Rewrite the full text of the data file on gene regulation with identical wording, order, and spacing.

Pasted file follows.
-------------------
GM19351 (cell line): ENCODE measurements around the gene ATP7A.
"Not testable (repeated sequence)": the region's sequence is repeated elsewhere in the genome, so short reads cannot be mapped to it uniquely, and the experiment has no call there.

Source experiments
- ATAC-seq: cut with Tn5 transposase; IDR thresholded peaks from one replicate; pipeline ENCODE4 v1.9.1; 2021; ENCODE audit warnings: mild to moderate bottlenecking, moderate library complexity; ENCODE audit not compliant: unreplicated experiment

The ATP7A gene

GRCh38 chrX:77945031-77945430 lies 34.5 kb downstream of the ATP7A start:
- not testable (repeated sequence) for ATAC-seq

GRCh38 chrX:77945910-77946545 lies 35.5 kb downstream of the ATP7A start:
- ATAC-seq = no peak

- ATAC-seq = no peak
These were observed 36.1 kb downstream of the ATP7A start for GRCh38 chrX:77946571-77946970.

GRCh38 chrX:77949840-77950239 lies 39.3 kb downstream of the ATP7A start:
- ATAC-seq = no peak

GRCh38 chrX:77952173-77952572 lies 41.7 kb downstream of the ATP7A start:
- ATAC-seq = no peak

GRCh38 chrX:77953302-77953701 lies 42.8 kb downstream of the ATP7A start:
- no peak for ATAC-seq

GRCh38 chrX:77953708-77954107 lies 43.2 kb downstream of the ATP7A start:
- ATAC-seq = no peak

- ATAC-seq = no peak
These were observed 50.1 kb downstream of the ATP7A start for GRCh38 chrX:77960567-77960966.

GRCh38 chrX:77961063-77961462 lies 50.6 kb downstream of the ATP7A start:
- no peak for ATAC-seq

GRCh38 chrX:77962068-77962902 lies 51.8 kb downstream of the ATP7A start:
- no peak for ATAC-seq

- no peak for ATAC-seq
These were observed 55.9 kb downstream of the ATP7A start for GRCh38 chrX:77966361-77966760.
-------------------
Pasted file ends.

GM19351 (cell line): ENCODE measurements around the gene ATP7A.
"Not testable (repeated sequence)": the region's sequence is repeated elsewhere in the genome, so short reads cannot be mapped to it uniquely, and the experiment has no call there.

Source experiments
- ATAC-seq: cut with Tn5 transposase; IDR thresholded peaks from one replicate; pipeline ENCODE4 v1.9.1; 2021; ENCODE audit warnings: mild to moderate bottlenecking, moderate library complexity; ENCODE audit not compliant: unreplicated experiment

The ATP7A gene

GRCh38 chrX:77945031-77945430 lies 34.5 kb downstream of the ATP7A start:
- not testable (repeated sequence) for ATAC-seq

GRCh38 chrX:77945910-77946545 lies 35.5 kb downstream of the ATP7A start:
- ATAC-seq = no peak

- ATAC-seq = no peak
These were observed 36.1 kb downstream of the ATP7A start for GRCh38 chrX:77946571-77946970.

GRCh38 chrX:77949840-77950239 lies 39.3 kb downstream of the ATP7A start:
- ATAC-seq = no peak

GRCh38 chrX:77952173-77952572 lies 41.7 kb downstream of the ATP7A start:
- ATAC-seq = no peak

GRCh38 chrX:77953302-77953701 lies 42.8 kb downstream of the ATP7A start:
- no peak for ATAC-seq

GRCh38 chrX:77953708-77954107 lies 43.2 kb downstream of the ATP7A start:
- ATAC-seq = no peak

- ATAC-seq = no peak
These were observed 50.1 kb downstream of the ATP7A start for GRCh38 chrX:77960567-77960966.

GRCh38 chrX:77961063-77961462 lies 50.6 kb downstream of the ATP7A start:
- no peak for ATAC-seq

GRCh38 chrX:77962068-77962902 lies 51.8 kb downstream of the ATP7A start:
- no peak for ATAC-seq

- no peak for ATAC-seq
These were observed 55.9 kb downstream of the ATP7A start for GRCh38 chrX:77966361-77966760.